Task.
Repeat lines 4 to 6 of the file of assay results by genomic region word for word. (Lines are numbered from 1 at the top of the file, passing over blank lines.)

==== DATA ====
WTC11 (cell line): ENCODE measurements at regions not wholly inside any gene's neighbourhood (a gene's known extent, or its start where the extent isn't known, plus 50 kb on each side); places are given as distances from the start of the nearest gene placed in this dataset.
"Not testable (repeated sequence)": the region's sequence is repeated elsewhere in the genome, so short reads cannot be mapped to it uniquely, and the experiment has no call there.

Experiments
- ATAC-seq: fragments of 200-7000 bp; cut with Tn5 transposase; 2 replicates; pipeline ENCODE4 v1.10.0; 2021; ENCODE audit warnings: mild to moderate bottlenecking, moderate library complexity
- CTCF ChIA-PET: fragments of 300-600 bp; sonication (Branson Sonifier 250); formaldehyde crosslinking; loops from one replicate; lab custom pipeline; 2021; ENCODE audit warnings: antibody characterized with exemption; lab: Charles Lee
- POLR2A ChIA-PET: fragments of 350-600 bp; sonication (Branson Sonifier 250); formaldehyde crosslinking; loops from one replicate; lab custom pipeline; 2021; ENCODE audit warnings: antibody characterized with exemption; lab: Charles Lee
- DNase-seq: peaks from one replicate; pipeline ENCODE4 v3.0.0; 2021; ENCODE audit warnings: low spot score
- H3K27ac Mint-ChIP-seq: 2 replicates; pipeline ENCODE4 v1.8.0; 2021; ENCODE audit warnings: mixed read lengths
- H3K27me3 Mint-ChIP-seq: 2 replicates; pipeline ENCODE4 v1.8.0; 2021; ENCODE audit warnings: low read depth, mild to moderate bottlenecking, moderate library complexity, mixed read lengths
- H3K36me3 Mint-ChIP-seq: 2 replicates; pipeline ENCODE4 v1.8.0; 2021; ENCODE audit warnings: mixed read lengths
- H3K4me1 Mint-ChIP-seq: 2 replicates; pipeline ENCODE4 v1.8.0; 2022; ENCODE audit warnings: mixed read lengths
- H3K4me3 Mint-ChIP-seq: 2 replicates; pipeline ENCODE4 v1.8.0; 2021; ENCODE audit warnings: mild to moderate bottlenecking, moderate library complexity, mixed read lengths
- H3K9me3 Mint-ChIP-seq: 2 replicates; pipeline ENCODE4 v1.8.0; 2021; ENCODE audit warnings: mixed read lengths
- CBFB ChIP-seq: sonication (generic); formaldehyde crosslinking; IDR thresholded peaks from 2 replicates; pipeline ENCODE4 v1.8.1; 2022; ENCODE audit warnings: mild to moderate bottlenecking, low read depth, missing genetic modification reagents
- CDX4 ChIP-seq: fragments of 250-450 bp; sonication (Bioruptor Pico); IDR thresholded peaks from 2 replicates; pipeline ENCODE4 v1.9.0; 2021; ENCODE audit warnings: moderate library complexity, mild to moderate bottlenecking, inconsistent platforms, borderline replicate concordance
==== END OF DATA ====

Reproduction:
- ATAC-seq: fragments of 200-7000 bp; cut with Tn5 transposase; 2 replicates; pipeline ENCODE4 v1.10.0; 2021; ENCODE audit warnings: mild to moderate bottlenecking, moderate library complexity
- CTCF ChIA-PET: fragments of 300-600 bp; sonication (Branson Sonifier 250); formaldehyde crosslinking; loops from one replicate; lab custom pipeline; 2021; ENCODE audit warnings: antibody characterized with exemption; lab: Charles Lee
- POLR2A ChIA-PET: fragments of 350-600 bp; sonication (Branson Sonifier 250); formaldehyde crosslinking; loops from one replicate; lab custom pipeline; 2021; ENCODE audit warnings: antibody characterized with exemption; lab: Charles Lee